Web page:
Histochemical detection of β-galactosidase ( Edgar, 1995) was performed on acetone-fixed worms in a buffer containing 0.2 M sodium phosphate buffer, pH 7.5, 1 mM magnesium chloride, 0.004% (w/v) sodium dodecyl sulfate, 10 mM each of potassium ferricyanide and potassium ferrocyanide, 0.4% X-gal.
Antibodies, pull-down assays and immune detections
The recombinant proteins used were obtained by isopropyl-thio galactoside (IPTG) induction of bacterial cultures harbouring the corresponding constructs in the pGEX2TK vector. Affinity purification of the glutathione S-transferase (GST) fusion proteins was performed on glutathione-sepharose resin (Amersham Pharmacia Biotech). FEH-1 and APL-1 antisera were obtained by immunisation of rabbits with the GST-FEH-1-WW domain protein or with a peptide-ovalbumin conjugate of the juxtamembrane sequence of APL-1 (PRIMM). To obtain FEH-1 purified antibodies, immune sera were deprived of GST antibodies on a GST column, then purified on an antigen column. For APL-1 antibody purification, a specific peptide column was set. The GST and GST-FEH-1-WW columns, as well as the APL-1 peptide resin, were obtained by crosslinking the purified antigens to CNBr-activated sepharose (Amersham Pharmacia Biotech), following the instructions of the manufacturer. Fe65 antibodies have been described ( Zambrano et al., 1997). For preadsorption control, the FEH-1 antibody was challenged with 10 μg of purified antigen, then used in a western blot. Phosphatase treatment was performed on FEH-1 immunoprecipitates from 500 μg of C. elegans proteins as described ( Zambrano et al., 1998). For the pulldown experiments, equal amounts of fusion proteins (10 μg) were bound to glutathione-sepharose beads (10 μl) and challenged with nematode or mouse brain extracts obtained by lysis in a buffer containing 50 mM Tris/HCl, pH 7.5, 150 mM NaCl, 1% Triton X-100, 10% glycerol, 50 mM NaF, 1mM Na vanadate, with a protease inhibitor cocktail (Complete, EDTA-free, Roche). The extracts were clarified at 16,000 g at 4°C, and the protein concentration determined by the Bio-Rad protein assay according to manufacturer's instructions. Unbound proteins were removed by washing the beads three times with lysis buffer, whereas retained proteins were resolved by SDS-PAGE, electroblotted to polyvinylidene fluoride Immobilon-P membrane (Millipore) and analysed by western blot with FEH-1 and APL-1 antibodies. Signals were detected with the ECL system (Amersham Pharmacia Biotech). Loading of the GST proteins was checked by staining the filters with Ponceau S (Sigma).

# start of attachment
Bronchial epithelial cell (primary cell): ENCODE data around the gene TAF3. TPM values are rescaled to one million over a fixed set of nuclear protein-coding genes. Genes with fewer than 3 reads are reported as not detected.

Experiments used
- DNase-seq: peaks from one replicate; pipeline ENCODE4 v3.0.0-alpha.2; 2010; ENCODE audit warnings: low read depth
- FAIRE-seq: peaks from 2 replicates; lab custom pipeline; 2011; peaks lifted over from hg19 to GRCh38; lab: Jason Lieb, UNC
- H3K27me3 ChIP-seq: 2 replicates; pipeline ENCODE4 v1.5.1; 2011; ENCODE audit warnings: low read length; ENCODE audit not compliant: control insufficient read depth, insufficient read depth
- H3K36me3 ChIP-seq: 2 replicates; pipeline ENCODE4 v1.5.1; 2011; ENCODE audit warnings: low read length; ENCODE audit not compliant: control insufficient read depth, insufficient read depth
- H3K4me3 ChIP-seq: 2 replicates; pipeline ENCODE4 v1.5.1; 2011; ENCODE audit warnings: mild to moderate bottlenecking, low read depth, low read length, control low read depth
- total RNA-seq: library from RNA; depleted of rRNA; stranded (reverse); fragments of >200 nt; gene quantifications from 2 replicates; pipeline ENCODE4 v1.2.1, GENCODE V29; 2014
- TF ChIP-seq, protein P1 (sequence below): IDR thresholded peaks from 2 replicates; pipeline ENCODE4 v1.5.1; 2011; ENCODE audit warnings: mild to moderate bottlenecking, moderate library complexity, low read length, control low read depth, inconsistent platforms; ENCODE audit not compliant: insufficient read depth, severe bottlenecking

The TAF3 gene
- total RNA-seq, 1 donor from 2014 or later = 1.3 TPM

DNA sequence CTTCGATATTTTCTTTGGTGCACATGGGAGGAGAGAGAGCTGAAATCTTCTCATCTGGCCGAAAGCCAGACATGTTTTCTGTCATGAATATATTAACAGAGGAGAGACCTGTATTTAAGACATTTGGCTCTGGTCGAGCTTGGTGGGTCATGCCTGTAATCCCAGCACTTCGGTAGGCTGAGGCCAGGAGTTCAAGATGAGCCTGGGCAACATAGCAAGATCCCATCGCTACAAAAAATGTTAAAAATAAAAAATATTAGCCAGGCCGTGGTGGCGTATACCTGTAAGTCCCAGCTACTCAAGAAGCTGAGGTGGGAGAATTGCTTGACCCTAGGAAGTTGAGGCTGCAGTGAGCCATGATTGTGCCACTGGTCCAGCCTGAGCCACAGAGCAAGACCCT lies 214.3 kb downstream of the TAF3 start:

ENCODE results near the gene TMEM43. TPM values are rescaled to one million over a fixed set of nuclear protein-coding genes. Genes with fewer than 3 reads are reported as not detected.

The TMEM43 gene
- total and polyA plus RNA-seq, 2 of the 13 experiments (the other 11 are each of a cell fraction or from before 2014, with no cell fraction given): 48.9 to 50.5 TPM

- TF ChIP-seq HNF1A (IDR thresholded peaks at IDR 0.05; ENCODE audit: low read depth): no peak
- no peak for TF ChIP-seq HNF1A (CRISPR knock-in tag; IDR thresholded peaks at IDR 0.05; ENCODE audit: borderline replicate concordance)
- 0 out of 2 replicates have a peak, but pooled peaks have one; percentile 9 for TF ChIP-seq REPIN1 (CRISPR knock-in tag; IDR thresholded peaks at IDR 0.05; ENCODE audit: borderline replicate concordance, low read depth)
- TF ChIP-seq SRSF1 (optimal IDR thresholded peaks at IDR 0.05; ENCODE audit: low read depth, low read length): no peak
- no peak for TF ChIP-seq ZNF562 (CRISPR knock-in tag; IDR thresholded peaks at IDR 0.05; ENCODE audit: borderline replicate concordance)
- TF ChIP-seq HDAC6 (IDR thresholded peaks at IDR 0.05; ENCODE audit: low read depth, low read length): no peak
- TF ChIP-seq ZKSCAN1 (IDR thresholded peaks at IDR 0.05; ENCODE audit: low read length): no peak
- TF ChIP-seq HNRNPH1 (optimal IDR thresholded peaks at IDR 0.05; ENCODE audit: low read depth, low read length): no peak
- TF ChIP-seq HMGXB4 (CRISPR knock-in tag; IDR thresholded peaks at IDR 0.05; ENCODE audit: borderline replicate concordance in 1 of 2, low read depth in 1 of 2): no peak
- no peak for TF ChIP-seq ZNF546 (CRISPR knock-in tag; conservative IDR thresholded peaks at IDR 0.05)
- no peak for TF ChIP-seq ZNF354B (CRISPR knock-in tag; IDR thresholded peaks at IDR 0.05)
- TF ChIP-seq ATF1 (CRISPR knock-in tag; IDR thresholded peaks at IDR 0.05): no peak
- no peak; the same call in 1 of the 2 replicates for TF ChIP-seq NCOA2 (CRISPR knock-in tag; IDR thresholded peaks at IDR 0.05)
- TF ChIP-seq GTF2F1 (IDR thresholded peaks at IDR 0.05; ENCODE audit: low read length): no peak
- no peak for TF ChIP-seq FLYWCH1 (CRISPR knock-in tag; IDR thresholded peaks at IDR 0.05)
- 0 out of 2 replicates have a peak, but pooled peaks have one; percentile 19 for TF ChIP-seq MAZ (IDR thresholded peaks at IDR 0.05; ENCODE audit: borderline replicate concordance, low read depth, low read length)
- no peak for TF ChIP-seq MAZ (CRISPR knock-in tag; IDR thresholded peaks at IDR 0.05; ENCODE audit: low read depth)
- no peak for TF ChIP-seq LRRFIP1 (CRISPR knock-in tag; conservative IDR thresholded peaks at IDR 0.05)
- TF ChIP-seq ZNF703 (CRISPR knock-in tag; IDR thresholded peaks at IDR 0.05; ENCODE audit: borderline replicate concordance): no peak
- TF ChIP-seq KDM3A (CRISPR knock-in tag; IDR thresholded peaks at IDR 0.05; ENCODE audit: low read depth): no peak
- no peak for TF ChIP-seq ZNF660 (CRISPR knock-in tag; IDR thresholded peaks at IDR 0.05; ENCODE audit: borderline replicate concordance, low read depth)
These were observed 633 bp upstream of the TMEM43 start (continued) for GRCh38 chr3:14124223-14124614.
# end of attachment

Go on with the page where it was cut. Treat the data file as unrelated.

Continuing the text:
Whole-mount immunohistochemical detection ( Miller and Shakes, 1995) was performed in a buffer containing 1% (w/v) bovine serum albumin, 0.1% NP-40 (v/v), 1 mM EDTA, in phosphate buffered saline (PBS) and appropriate dilutions of the FEH-1 and MH27 antibodies. The latter was kindly provided by M. C. Hresko and R. H. Waterston ( Francis and Waterston, 1991). Fluorescent secondary antibodies (Jackson Immunoresearch Lab) were diluted 1:200. Texas-red conjugated phalloidin (Molecular probes), 1:20, was incubated for 15 minutes with worms previously stained with FEH-1 antibodies to detect pharyngeal muscles.
Mutant generation and RNA-mediated interference
Young adult worms were mutated using standard protocols ( Yandell et al., 1994). Briefly, Bristol N2 worms fed to DH5αE. coli cells were treated with 4, 5′, 8-trimethylpsoralen, 30 μg/ml, for 15 minutes, then irradiated for 1 minute with 366 nm UV source. 24 hours later, F1 eggs were allowed to hatch, then split at 1250 individuals per plate onto 96 NGM/agarose plates. Identification of mutant addresses was performed by PCR on DNA prepared from aliquots of nematode pools. Nested PCR was performed with two pairs of oligonucleotides. The outer set was: F454: 5′-CTCCAGATCATTCCCGTAGAGGA-3′; R4734: 5′-TGAAGCTTTCCGATGAGGTTTGC-3′. The inner set was: F756: 5′-ACGACTCTCGTGGTTACTCTTCG-3′; R4232: 5′-CAGCAGCTCTACATCATCCCTAC-3′. Optimal reaction conditions tested to detect preferentially the deleted allele were: 94°C, 30 seconds; 56°C, 30 seconds; 72°C, 90 seconds for 30 cycles. Nested PCR was performed on 2 μl of a 1:100 dilution of the first amplification following the same scheme. The wild-type allele was detected as a 3.5 kb band. One population, giving rise to a shorter, 2-kilobase product, was subjected to four cycles of sibling selection for isolation of the mutated clone. The isolated heterozygous line was balanced by crossing with dpy-1(s2170) males. This allele allows us to distinguish among +/+ and +/gb561 worms; +/+ worms have a dumpy phenotype, whereas +/gb561 appear normal. 250 +/+ and 250 +/gb561 individuals, as well as 500 growth-arrested L1s, were individually collected from the offspring of heterozygous worms and lysed in SDS buffer (100 mM Tris/HCl, pH 6.8, 4% SDS, 100 mM DTT) for detection of FEH-1 protein by western blot.